The Golden Voyage of Sinbad (1974)
Technically it's not actually the Indian goddess of death, but rather a wooden idol come to life, but that took nothing away from how much this demonic creature freaked me out. Sinbad and his men face a few different beasties in this, my second favorite Sinbad movie, but the six-armed Kali was definitely the one that most stuck with me.
20 Million Miles to Earth (1957)
One of Harryhausen's most creative creations, the Ymir was a Venusian alien that crash-lands in Italy and grows bigger and bigger as the movie progresses. Today the Ymir is practically synonymous with Ray Harryhausen effects, as was proven when a statuette of the creature was packaged with a recent special edition DVD box set of Harryhausen films (which, with any luck, will be mine before too long...)
Clash of the Titans (1981)
As if the original Harryhausen masterpiece wasn't enough, the Medusa was made even more wondrous in comparison to the ridiculous CGI failure of the recent Clash of the Titans remake. Harryhausen's brilliance came in taking a well-known creature of myth and making it his own--the snake body and bow and arrow, for example, were his concepts. And the manner in which he pulls off her famous mane of vipers is breathtaking, proving once again that the heart and soul he put into his work could outshine anything spewed forth from a computer.
The 7th Voyage of Sinbad (1958)
Speaking of classic monsters of myth, here's another one brought vibrantly to life by the master. This was the first time his work would be shown off in a full color feature, and we couldn't possibly have asked for a cooler creature to show off with than this nightmarish behemoth. There have been many Harryhausen creations that impressively embodied the man's artistry, but this may very well be the one for which he's best known.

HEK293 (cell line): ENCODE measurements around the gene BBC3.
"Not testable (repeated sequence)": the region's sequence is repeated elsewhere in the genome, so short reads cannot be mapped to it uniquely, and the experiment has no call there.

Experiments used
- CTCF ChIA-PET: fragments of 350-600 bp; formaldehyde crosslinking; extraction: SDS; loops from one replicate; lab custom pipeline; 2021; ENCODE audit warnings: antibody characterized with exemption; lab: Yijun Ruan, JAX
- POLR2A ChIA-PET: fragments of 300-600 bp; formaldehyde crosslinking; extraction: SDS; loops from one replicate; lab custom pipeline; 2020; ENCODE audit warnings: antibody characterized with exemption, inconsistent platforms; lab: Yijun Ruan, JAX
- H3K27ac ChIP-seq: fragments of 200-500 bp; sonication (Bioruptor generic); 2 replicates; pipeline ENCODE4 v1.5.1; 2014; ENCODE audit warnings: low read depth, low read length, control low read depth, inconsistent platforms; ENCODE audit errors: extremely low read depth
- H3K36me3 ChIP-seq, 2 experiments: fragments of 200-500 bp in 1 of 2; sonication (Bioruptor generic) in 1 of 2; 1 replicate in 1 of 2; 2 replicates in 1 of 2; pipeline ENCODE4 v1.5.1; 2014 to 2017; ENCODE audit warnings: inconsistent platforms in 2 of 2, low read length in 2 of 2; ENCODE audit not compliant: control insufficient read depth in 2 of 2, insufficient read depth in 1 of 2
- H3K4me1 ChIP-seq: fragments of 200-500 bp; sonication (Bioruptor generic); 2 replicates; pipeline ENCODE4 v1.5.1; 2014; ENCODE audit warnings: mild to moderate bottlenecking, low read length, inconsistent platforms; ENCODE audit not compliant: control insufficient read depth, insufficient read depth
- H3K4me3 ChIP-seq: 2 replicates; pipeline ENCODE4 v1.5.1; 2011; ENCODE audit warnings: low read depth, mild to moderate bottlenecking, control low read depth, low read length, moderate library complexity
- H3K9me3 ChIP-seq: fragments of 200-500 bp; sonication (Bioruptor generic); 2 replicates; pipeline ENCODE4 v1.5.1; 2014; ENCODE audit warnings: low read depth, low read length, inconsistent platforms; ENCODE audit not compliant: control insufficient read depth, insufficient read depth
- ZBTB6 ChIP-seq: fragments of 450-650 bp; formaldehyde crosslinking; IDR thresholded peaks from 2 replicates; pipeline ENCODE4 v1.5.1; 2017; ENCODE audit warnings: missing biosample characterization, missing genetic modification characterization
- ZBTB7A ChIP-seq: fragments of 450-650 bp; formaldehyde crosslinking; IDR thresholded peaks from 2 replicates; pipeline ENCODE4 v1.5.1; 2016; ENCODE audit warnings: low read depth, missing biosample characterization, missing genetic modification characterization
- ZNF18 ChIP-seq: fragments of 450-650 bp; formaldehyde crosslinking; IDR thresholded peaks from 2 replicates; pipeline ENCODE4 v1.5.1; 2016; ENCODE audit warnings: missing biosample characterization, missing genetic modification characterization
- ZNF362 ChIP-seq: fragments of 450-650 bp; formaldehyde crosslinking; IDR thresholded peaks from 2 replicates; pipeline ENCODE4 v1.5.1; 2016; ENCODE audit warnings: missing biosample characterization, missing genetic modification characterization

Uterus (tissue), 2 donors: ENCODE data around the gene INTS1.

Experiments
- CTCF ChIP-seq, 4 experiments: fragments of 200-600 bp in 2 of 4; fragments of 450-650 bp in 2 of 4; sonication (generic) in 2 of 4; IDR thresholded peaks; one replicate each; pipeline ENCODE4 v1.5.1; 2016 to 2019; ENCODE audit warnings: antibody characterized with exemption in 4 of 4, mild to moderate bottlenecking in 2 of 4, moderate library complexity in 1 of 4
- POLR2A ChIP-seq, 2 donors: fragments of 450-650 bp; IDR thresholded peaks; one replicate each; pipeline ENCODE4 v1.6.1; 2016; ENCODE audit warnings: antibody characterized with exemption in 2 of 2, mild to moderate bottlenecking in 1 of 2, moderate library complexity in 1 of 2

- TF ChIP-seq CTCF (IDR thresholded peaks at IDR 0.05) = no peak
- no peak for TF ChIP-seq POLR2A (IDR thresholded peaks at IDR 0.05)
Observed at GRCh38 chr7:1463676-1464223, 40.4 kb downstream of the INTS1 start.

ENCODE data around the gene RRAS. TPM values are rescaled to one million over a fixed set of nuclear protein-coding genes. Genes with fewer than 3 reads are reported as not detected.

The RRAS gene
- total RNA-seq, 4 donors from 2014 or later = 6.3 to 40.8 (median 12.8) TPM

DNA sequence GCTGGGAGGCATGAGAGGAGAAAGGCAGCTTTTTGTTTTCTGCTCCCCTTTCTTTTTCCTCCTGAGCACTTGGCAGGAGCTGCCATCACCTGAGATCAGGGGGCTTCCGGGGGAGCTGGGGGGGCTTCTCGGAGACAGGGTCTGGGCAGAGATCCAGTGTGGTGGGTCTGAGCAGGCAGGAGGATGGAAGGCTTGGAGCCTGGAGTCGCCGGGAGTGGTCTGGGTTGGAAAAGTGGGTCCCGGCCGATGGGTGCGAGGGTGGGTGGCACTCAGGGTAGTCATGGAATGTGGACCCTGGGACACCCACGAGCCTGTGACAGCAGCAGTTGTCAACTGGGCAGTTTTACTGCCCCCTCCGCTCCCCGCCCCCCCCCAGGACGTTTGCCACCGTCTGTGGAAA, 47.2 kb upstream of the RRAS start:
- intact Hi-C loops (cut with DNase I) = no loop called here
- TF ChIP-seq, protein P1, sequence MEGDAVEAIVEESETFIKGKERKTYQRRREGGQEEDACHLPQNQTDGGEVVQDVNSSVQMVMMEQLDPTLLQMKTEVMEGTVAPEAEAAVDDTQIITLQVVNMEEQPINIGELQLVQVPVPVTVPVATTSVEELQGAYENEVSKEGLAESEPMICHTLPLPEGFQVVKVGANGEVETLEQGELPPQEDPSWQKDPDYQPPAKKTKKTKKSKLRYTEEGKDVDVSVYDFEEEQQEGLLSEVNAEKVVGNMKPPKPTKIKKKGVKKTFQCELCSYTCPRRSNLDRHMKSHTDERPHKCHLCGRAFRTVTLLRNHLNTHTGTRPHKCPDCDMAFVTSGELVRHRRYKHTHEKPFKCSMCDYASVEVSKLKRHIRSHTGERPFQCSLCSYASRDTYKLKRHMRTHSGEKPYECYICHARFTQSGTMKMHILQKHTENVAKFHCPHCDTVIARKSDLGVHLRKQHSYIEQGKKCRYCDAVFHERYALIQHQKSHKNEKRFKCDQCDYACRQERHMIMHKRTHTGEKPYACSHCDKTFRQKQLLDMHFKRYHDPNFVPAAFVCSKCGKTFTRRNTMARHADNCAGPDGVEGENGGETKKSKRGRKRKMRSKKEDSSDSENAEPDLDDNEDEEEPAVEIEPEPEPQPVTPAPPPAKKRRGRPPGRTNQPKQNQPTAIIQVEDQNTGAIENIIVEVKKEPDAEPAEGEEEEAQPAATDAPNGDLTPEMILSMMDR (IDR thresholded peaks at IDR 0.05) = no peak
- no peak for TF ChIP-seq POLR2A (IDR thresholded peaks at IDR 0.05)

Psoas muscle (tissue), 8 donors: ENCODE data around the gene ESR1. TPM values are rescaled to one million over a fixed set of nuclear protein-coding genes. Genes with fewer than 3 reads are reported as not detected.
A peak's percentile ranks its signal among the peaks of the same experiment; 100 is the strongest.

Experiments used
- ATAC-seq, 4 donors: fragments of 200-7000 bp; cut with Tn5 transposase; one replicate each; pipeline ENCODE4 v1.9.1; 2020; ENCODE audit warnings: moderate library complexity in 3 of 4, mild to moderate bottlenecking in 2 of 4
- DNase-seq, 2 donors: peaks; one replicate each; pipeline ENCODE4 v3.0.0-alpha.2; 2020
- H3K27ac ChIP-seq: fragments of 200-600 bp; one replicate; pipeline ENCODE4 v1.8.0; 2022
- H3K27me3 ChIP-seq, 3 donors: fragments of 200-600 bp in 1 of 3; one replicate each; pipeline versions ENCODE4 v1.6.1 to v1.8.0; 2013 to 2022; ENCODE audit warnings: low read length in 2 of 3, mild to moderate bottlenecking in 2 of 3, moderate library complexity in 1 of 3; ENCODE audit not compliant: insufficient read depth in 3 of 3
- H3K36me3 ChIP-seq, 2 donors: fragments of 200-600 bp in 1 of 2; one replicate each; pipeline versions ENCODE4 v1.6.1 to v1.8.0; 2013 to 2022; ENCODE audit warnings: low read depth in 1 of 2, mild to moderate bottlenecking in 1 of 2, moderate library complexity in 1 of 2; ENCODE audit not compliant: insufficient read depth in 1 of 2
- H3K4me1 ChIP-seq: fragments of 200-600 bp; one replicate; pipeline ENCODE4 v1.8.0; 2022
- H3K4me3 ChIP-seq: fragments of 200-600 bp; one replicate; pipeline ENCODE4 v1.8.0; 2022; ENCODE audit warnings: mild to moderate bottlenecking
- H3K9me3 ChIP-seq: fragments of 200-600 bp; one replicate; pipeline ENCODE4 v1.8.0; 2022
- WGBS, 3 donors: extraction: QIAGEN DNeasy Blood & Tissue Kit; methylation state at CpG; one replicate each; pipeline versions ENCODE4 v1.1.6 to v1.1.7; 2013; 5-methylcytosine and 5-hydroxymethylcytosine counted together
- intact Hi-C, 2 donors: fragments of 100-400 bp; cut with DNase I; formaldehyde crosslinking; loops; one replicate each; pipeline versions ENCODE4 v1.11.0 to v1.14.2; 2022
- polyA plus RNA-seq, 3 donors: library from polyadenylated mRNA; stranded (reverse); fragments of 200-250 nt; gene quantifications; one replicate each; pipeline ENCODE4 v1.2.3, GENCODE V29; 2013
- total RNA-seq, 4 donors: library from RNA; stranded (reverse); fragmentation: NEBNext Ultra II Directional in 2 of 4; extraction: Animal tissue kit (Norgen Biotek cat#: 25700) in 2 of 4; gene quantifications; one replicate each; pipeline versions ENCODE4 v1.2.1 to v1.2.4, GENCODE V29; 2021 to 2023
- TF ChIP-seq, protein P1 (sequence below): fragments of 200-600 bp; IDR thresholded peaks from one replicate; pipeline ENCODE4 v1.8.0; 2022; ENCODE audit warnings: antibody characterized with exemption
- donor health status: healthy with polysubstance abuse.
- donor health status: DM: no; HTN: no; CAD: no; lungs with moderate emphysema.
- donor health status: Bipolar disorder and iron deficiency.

2. The Skeleton Army
Jason & The Argonauts (1963)
It was very tough not making this my number one, as the sight of this ghoulish battalion of undead warriors is something I will always cherish as a lover of film in general. In fact, talk to any died-in-the-wool Harryhausen fanatic, and it won't be very long before this incredible scene is brought up. The interaction between the human characters and stop-motion figures is particular outstanding, and there's no doubt this climatic combat was the most deftly staged of all Harryhausen effects sequences.
Jason & The Argonauts (1963)
Yes, Jason & The Argonauts is my favorite Harryhausen picture, and so it gets the top two spots on my list. As much as I adore the skeletons, Talos will always be the one creation that best represents the talent of Ray Harryhausen for me, personally. That initial viewing of this movie all those years ago was highlighted most of all for tiny B-Sol by the emergence of this terrifying, towering bronze killing machine. The movement, the design, the sound effects--it all added up to pure movie magic. And that's what the body of work of Ray Harryhausen is all about.